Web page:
The promising debate that nobody watched

This election campaign still has five weeks to go. More than a month left, and we’ve already slumped into the contemptuous torpor of Johnny Depp in a quarantine apology video.

And to give you an idea of how long we still have to endure, that video was posted six weeks ago. Depp’s marriage to Amber Heard didn’t survive as long as we’ve still got to go in this campaign, and I’m beginning to wonder whether we will, either.

In an election where even the leader of the supposedly irreproachable Greens has been accused of paying people peanuts – or in peanuts; I don’t know what food they serve at the Di Natale Ranch – it’s no wonder that the opinion polls have been registering dead heats. Presumably everyone hangs up when they hear the word “election”, and stomps on their phone so it can’t happen again.

It’s not that we don’t care, because that would suggest indifference. Rather, we actively despise this campaign, like toddlers being dragged around the Museum of Australian Democracy. Without compulsory voting and the sausage sizzle, even the candidates probably wouldn’t bother to turn up on election day.

The only way this contest could be more dispiriting is if Donald Trump could win it, which is why I know you won’t believe what I’m about to tell you. Both potential prime ministers are articulate, clever men, with an excellent handle on policy detail, and both seem to be attuned to the needs of voters.

Honestly. I’ve seen it. Because unlike just about everybody, I watched the first debate.

It was a perverse thing to do, especially when I reveal that I was a) on holidays in London, b) it was hard work finding a stream, and c) I hadn’t been chained to anything.

It screened at 7pm on Friday 13th (seriously) on Sky News, and as someone who used to host a phone-in quiz on digital radio at that time, I can guarantee that nobody’s listening to hard-to-find media platforms when it’s two hours past beer o’clock and the footy’s on. It’s such a challenging timeslot that I almost feel sorry for its usual occupant, Andrew Bolt.

I can’t get enough of the moderator, David Speers, so I’m glad that he apparently lives at Sky News during election campaigns. But it was the questions that were truly extraordinary. Looking back over Katharine Murphy’s live blog (it’s not impossible that she and Mike Bowers were the only viewers beside me), I’m reminded of just how many key policy areas were touched on.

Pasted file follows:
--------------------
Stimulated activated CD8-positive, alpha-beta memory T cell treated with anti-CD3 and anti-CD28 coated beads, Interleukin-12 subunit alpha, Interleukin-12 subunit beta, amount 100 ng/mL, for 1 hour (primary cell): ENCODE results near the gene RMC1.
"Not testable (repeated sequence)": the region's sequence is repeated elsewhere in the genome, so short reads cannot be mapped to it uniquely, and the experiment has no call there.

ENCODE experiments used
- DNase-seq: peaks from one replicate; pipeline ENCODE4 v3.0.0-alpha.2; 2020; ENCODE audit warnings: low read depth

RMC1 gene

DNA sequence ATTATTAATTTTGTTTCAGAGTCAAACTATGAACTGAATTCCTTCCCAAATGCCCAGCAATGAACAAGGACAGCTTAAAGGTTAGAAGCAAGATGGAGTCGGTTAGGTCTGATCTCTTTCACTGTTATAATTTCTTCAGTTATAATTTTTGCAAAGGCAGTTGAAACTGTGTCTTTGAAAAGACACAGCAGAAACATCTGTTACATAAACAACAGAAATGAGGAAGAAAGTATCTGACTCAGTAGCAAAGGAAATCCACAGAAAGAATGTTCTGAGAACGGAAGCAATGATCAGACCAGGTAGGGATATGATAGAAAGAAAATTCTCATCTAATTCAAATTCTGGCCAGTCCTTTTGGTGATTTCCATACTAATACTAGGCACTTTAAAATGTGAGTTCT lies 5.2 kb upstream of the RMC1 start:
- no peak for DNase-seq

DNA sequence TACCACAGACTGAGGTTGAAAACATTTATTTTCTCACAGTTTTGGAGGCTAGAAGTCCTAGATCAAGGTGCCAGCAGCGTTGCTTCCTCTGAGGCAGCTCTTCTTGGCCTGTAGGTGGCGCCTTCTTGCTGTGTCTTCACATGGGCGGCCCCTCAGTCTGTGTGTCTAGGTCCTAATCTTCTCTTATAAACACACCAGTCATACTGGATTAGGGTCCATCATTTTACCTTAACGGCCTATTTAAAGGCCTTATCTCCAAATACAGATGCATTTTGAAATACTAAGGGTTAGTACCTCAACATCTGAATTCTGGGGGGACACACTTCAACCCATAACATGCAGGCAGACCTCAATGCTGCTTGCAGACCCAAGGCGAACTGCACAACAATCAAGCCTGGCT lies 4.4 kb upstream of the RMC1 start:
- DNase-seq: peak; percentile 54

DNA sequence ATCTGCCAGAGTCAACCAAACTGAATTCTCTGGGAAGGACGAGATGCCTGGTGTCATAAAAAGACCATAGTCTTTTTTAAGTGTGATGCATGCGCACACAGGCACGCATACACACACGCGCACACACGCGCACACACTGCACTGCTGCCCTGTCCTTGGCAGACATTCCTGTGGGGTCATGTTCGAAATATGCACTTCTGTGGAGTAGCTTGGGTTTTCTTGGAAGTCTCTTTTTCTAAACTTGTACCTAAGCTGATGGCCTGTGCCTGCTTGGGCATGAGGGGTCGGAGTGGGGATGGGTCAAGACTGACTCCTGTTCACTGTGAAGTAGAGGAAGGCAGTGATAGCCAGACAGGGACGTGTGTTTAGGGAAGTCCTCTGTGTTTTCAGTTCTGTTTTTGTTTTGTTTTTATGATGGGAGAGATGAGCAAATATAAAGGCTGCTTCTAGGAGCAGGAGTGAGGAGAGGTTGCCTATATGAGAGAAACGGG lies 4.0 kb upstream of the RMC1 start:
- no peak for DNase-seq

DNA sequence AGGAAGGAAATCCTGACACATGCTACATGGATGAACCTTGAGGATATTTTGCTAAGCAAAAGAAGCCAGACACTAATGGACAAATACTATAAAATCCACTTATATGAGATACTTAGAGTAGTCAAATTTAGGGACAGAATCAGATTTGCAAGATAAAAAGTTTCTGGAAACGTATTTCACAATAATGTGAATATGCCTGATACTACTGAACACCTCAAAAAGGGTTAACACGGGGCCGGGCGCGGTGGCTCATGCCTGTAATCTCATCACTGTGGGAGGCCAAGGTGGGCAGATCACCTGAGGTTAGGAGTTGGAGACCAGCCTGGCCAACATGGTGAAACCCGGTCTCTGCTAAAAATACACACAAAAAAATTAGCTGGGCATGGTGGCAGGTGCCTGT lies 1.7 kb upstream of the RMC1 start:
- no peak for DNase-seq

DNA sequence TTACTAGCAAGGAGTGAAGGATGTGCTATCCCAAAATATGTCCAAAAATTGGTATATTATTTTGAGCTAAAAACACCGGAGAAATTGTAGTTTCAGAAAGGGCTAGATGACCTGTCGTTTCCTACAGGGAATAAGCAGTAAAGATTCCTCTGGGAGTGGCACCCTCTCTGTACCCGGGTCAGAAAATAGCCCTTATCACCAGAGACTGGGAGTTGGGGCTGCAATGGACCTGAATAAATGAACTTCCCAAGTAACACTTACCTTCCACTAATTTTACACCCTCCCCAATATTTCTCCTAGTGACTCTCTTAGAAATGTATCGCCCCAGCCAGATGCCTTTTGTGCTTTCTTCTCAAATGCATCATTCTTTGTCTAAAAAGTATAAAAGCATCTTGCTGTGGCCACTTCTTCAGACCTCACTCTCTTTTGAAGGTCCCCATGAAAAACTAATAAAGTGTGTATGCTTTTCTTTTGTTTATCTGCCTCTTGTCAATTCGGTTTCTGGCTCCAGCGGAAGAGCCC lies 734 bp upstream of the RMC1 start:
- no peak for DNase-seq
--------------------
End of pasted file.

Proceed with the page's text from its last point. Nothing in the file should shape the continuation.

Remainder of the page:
Here’s the complete list: housing affordability, education and childcare availability, super, the banks, privatisation, offshoring, multinational tax arrangements, GP co-payments, arts funding the burgeoning budget surplus, and most crucially of all, extradition treaties with Serbia.

But a rate of only one self-indulgent hobby horse question in an hour would leave any writers’ festival for dead, and what’s more, the leaders genuinely answered most of the questions. Yes – they actually spoke like human beings, to human beings, without relying purely on dull, focus-grouped phrases.

As an ex-barrister, Malcolm Turnbull is generally as comfortable on his feet as he is at the opera or on board any given train, but he spoke concisely, with charisma and charm. He realised it wasn’t a debating tournament, but a chance to empathise and connect, and he did so impressively.

The real revelation, though, was Bill Shorten, who benefited from lower expectations. After an ignominious beginning where he regurgitated a line about “positive policies” so often that I began to wonder whether the “vomit principle” was going to lead to vomiting from the audience, he quickly warmed up.

Shorten had an impressive grasp of policy detail, and spoke with passion that at least appeared genuine, which shows either that there’s an actual human being underneath somewhere, or that his media trainers deserve a bonus.

It was a genuine contest of ideas, where both leaders outlined competing visions for how Australia should work, and for the most part connected their policies with voters’ genuine concerns. It was a conversation about our lives and how the people we pay to run our country might be able to improve them, which is presumably why it was languishing on cable when everyone was either out or watching footy.

The next debate is on Sunday night in prime time, when the nation will find it easier to watch, if it can be bothered. It will probably be excruciating, now that we’re a few more weeks into the campaign, the boatmongering has resumed, and we’ve spent much of the last few weeks talking about gaffes.

But anyone brave enough to go back and watch the Friday 13th People’s Forum can reassure themselves that either leader would be someone who’s a strong communicator who will be able to govern the country on the basis of common sense and evidence, rather than a worn collection of prefabricated ideologies.

I don’t say this lightly – especially when they’ve still got five weeks left to crash and burn – but on the evidence of the first debate, the next PM might even be worth keeping in the job for three whole years.

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